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How do you capture four decades of hip-hop? Very broadly.
The Smithsonian Anthology of Hip-Hop and Rap in Newburgh, N.Y., July 28, 2021. “The Smithsonian Anthology of Hip-Hop and Rap,” a 129-song boxed set, has a very challenging (and maybe impossible) goal: pinning down a constantly evolving genre. Tony Cenicola/The New York Times.

by Jon Caramanica



NEW YORK (NYT NEWS SERVICE).- In 1990, hip-hop was in the throes of an identity crisis. That summer, MC Hammer released “U Can’t Touch This,” his flashy, breakout single that, thanks to the flamboyant fashion and quick footwork in its video, became a pop music phenomenon. Hot on its heels a few months later was Vanilla Ice’s “Ice Ice Baby,” which sampled “Under Pressure” by Queen and David Bowie and became the first hip-hop single to top the Billboard Hot 100.

While wildly popular in the pop mainstream, both songs were — in differing but related ways — derided in hip-hop, kept at arm’s length. Rap music, then still barely over a decade old, had only just begun to reckon with attention from outside the genre’s walls. These hits — including one from a white rapper, no less — were different, nigh unprecedented phenomena.

And yet here they are, back to back in the middle of Disc 5 of “The Smithsonian Anthology of Hip-Hop and Rap,” a 129-song collection and boxed set due out Aug. 20 that acts as a foundation, primer and master narrative of the genre’s growth from 1979 to 2013. They come right after “The Humpty Dance” by Digital Underground and “Me So Horny” by 2 Live Crew — different sorts of breakouts by bug-eyed humorists from opposite ends of the country — and just before Brand Nubian’s strident “All for One,” which arrives like a mean sentry striving to restore order.

In 2021, with hip-hop the dominant musical force in popular culture globally, there’s little to debate: MC Hammer and Vanilla Ice’s blockbuster songs are eruptions and intrusions that in retrospect sound inevitable. Hip-hop long ago reconciled with its pop ambitions, and then became the very core of pop music itself. Along the way, it became a very wide tent.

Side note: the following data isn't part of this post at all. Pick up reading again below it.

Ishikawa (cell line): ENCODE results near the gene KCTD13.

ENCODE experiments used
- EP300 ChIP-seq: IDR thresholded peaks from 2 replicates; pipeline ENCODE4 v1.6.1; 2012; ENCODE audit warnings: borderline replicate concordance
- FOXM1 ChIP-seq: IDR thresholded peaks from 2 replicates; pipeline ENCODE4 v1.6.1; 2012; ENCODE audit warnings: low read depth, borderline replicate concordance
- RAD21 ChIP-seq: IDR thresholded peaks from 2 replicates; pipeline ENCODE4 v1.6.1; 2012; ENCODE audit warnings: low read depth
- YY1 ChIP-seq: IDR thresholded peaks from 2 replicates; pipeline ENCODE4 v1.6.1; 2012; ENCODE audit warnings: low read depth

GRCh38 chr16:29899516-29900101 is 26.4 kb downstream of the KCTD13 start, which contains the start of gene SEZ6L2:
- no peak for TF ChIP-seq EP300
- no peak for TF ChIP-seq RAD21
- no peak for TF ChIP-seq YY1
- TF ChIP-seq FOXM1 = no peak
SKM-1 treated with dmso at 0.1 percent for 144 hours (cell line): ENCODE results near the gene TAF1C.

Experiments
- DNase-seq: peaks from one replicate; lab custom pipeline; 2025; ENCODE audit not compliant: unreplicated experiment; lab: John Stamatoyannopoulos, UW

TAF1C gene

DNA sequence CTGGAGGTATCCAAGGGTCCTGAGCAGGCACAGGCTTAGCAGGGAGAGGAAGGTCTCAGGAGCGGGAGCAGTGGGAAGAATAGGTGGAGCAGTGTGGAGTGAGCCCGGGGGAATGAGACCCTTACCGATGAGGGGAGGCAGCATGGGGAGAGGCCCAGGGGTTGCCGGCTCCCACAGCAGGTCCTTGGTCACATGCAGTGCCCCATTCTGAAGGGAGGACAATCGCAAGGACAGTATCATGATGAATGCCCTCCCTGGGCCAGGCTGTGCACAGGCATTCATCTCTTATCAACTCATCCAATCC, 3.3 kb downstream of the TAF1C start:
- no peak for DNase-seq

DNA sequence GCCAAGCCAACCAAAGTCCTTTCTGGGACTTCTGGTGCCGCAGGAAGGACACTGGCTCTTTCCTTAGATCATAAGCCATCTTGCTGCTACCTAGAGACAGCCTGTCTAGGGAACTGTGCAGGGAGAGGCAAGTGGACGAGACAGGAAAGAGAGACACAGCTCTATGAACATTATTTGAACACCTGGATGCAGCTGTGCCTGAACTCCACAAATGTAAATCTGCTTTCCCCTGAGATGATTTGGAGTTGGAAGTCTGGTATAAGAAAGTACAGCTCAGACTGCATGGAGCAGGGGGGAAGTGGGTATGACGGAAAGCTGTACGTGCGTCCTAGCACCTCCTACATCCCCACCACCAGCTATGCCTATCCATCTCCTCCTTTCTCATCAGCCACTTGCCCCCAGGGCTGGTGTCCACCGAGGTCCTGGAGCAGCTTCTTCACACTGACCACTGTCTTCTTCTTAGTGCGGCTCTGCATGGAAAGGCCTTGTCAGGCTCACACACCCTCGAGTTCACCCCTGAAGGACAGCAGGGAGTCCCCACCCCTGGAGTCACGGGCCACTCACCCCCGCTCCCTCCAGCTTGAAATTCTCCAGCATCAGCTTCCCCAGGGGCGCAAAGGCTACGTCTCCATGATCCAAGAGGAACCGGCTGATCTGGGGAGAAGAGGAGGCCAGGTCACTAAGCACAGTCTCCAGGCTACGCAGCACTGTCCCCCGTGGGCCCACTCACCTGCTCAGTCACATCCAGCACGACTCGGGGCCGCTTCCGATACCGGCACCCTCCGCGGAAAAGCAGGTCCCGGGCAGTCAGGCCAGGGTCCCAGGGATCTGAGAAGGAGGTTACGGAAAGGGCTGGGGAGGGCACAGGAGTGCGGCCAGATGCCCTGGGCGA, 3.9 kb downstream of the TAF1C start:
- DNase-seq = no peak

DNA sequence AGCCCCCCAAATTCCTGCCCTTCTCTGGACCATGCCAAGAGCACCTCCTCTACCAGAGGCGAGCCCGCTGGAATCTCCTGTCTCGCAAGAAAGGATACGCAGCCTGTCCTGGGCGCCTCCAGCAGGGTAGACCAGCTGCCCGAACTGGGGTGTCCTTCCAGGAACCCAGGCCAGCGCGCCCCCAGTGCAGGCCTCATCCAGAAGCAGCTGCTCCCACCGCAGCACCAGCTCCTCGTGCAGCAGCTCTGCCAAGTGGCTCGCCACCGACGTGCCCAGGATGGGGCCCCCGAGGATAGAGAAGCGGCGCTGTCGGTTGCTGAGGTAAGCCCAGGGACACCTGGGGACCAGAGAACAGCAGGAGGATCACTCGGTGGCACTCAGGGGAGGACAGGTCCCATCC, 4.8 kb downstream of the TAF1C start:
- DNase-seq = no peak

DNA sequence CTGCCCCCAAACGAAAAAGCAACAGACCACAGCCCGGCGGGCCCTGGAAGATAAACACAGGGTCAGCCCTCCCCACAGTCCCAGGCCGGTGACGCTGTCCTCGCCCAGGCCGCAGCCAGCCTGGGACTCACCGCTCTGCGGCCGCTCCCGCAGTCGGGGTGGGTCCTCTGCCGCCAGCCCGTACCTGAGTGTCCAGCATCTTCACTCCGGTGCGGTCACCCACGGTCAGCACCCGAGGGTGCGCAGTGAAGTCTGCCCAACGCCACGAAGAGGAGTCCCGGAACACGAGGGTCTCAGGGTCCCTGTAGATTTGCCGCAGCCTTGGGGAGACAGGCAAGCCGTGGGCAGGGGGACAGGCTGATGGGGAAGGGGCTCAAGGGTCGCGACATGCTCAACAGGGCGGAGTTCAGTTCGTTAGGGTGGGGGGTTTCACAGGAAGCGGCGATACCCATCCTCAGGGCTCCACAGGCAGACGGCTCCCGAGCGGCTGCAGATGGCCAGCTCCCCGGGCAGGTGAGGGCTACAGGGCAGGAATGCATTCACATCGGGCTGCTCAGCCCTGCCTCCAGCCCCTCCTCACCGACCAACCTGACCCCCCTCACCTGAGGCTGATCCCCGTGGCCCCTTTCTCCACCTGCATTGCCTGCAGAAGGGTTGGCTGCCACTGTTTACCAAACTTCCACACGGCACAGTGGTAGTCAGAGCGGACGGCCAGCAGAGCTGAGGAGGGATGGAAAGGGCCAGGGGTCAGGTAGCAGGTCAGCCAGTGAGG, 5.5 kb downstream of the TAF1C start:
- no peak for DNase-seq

To properly anthologize the genre in full is to reckon with its contradictions, its competing narratives and its inconsistencies. By this measure, the “Anthology” is an impressive work of scholarship, design and logistics. It is, of course, unavoidably flawed too, the point of departure for a shadow collection of exclusions, alternate histories and near-misses.

Released on Smithsonian Folkways Recordings, the “Anthology” is part of the African American Legacy Recordings series, coproduced with the National Museum of African American History and Culture. To select the songs, an advisory committee of around 40 artists, industry figures, journalists and academics compiled an overarching list of approximately 900 options. From there, a 10-person executive committee met in November 2014 to winnow it down. Some adjustments were later made for logistical reasons. (In 2017, the Smithsonian raised around $370,000 via Kickstarter to help fund production, research and licensing for the box.)

“I’m envious of what the rock world does,” said Chuck D of Public Enemy, a member of the executive committee, referring to how rock ’n’ roll consistently takes stock of, and celebrates, its own history. “I was interested and jump-started this idea because I got tired of us not being treated like the royalty that the genre is.” (Chuck D said he abstained from the actual final vote — “I ran out of the room.”)